“Basic Instinct 2” is excruciating. It is little more than a tawdry sex romp, of the variety that might have been shown only on late night Cinemax in the Eighties. If the astonishingly bad screenplay and laughable acting were to become engaged in some contest to see which of the two was, in fact more ridiculous, it would be a close race for the prize.
Yes, for anyone who doesn’t already know Sharon Stone gets very naked in the film. She also spends the majority of the movie wearing what should be provocative clothing, but is instead… just vulgar. Getting naked on the way up in the original “Basic Instinct” may have helped her blossoming career, but the nudity and embarrassing performance in this film may mark her stalled career’s ultimate decline.
|You notice a draft?|
It is the goal of any critic worth their salt to attempt to find something positive to discuss about any film, but that may fall outside the realm of possibility in this case. So much of “Basic Instinct 2” can only be described as unfortunate. This is the worst kind of film. It is neither good, nor is it so bad that it can be mocked openly and enjoyed for its excellent qualities as a unmitigated disaster.
For instance, “Battlefield Earth” was an exquisite masterpiece of truly awful cinema. In my circle of friends it spawned drinking games and talking gift shop toys that elevated that bomb to “really bad” cult-movie status.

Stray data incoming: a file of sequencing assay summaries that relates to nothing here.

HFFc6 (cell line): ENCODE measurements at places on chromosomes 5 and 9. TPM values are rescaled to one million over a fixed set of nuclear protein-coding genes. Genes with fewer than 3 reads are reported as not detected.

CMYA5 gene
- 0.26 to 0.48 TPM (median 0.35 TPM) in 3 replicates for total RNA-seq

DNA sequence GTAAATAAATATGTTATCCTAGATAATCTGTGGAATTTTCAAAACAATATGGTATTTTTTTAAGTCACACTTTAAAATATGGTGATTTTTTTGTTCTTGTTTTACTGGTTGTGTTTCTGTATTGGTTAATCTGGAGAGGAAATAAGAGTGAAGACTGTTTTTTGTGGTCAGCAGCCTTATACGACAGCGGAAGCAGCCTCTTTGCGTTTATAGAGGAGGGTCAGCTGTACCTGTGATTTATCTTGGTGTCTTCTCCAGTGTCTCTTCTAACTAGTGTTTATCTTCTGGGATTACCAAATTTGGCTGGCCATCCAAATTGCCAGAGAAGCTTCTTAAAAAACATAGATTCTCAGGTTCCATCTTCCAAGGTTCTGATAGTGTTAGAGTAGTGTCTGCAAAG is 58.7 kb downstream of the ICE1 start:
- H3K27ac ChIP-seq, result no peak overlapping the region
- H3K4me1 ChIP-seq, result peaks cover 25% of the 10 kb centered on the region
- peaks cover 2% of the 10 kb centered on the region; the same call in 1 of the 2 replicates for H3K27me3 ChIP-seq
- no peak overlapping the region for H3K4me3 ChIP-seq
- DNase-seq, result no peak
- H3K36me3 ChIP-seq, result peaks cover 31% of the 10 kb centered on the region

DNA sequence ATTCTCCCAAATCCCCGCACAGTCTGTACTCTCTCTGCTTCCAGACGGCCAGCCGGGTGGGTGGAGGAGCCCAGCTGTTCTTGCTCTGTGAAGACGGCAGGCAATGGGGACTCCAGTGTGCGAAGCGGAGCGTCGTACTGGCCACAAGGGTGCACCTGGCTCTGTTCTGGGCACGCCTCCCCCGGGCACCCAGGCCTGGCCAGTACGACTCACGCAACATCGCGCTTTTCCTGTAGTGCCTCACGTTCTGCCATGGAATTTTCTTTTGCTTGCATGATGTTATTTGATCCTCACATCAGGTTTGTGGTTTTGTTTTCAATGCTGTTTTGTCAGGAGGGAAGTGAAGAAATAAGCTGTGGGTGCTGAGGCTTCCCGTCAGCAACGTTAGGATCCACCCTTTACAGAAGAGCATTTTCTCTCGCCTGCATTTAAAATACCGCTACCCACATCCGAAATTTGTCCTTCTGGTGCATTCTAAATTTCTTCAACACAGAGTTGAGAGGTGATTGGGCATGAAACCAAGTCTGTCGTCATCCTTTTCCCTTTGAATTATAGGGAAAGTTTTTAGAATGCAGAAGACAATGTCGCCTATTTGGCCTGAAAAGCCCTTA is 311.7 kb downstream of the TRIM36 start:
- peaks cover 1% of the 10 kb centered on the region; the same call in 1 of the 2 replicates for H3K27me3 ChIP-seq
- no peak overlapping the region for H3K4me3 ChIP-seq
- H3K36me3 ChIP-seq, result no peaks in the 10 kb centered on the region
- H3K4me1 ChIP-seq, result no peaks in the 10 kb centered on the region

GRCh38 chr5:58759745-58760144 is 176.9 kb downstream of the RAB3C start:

“BS2” (an appropriate acronym, if you ask me) also lacks the low-production quality of cheap horror movies that creates an air of forgiveness and makes them so fun to watch. As it is, someone paid a lot of money for this mess.
The male lead opposite Stone is David Morissey (“Captain Corelli’s Mandolin”). Morissey’s role would seem to have been written with Clive Owen in mind, or at least that is the lasting impression given Morissey’s mildly nuanced “poor-mans Clive Owen”-style performance. Even the often likable David Thewlis could not improve the film. Thewlis’ Detective Roy Washburn is certainly the most interesting and well-acted character in the film, but in the end all his attempts to elevate the film were unsuccessful. This is most notable when Thewlis gives one of the finest William Shatner-sized, unintentionally hysterical death scenes in recent memory.
|Ode to furrowed brow-A video poem by David Morrissey|
If the worst experience in a theater is what you are after this Spring, go ahead and take a crack at this gem. If not, feel free to guiltlessly pick up whatever “Ishtar”-like monstrosity your little heart desires and celebrate your good fortune knowing that your choice is not this film. In fact, from now on you can encourage your friends and family when they are down or troubled with the phrase…”Well, at least you’re not watching “Basic Instinct 2.” Come to think of it, that is the one positive thing to be said of “BS2.” It has set the new watermark for bottom of the barrel, and as a result with this simple phrase, it may also serve as an encouragement to people around the world who are just having a bad day.